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Analysis: Is Boris Johnson’s optimistic tone on coronavirus appropriate?

Prime Minister Boris Johnson.
Prime Minister Boris Johnson.

Having won his personal battle against Covid-19, bullish Boris returned to work this morning with a promise to “wrestle the invisible mugger to the floor” on behalf of the nation.

The prime minister, looking several pounds lighter and rather gaunt, told the public that the “first phase of this conflict” was ending and now was the moment to “press home our advantage” and remain steadfast in lockdown.

It was a typical Boris Johnson speech, littered with colourful rhetoric and polished with optimism, it sold a vision and a message, but lacked detail.

The prime minister spoke of beating the virus, telling us we would win – but that victory is looking rather pyrrhic right now.

In the 23 days since Johnson last appeared, via a video posted on Twitter, 17,127 people have died. Britain is now one of only five nations in the world to have a death count higher than 20,000 – in reality, of course, that number, when care home deaths are finally accounted for, is likely to be more than 40,000. Of those, 117 are thought to be frontline NHS workers.

And, in the time since Johnson last appeared there have been further reports of chronic shortages in protective equipment for frontline workers, coronavirus testing targets have continually slipped and not been met and there have been accusations about Johnson’s own lax behaviour at the outset of the outbreak. Questions have also been raised over the government’s influence on its scientific advisers after it emerged Dominic Cummings had been attending Sage meetings.

Tomorrow’s front pages will inevitably focus on Boris Johnson showing his bulldog spirit by getting back to work, and with an in-tray the size of his and the dozens of unanswered questions and accusations it will indeed be back to work for this prime minister.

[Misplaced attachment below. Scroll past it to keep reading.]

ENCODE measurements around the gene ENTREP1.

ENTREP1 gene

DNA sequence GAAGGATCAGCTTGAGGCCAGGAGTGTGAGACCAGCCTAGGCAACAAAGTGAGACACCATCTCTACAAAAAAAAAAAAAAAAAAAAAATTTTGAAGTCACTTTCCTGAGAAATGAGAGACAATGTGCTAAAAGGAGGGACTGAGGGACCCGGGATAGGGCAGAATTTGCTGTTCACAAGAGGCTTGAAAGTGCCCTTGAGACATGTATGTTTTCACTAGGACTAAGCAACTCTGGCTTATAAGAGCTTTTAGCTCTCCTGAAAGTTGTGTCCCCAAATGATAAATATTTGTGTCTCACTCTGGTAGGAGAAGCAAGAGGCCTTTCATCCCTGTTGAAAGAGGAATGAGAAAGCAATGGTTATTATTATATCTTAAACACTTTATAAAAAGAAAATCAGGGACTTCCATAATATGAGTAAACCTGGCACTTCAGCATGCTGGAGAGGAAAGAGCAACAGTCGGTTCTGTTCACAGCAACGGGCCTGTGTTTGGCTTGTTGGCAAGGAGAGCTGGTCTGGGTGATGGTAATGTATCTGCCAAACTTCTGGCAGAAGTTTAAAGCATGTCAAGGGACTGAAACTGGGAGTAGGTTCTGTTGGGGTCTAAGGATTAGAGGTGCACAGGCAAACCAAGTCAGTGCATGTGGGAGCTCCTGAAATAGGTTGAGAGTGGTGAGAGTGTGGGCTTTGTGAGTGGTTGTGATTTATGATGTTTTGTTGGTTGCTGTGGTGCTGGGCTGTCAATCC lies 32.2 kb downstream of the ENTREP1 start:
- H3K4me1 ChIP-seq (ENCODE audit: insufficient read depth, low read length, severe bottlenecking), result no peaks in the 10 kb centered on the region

How did they perform in Boris Johnson’s absence?

Chancellor Rishi Sunak

Undoubtedly the star of the piece, Sunak has earned widespread praise and approval for his cool, calm and competent delivery and willingness to pull the economic levers like no chancellor before to steady Britain.

Tipped for great things from the get-go, Dishy Rishy, as he has been dubbed, is already being spoken of as a future Tory leader and prime minister.

Foreign Secretary Dominic Raab

Raab has been the de-facto acting prime minister for the last three weeks and, it is fair to say, he has grown into the role. Nervous and cautious at his opening press conference, Raab ended his stint in charge of Cabinet with a strong performance on the Sunday political shows and even got a mention and praise from Mr Johnson this morning.

Cabinet Office minister Michael Gove

While Raab was the frontman in Johnson’s abscence, Gove was the man running the show behind the scenes. Giving orders on Brexit negotiations last week and being a key contributor in Cabinet, this old rival has shown he is able and ready to step into Number 10 at a moment’s notice.

Home Secretary Priti Patel

Gaffe-prone Patel has been largely absent from the stage in the last month. Banished from the morning broadcast round and largely kept away from the Downing Street briefings, many have asked where the Home Secretary has been. On the two occasions she was allowed out, the minister drew attention for the wrong reason – first making a mistake over the number of coronavirus tests and then bragging about shoplifting falling during the pandemic.

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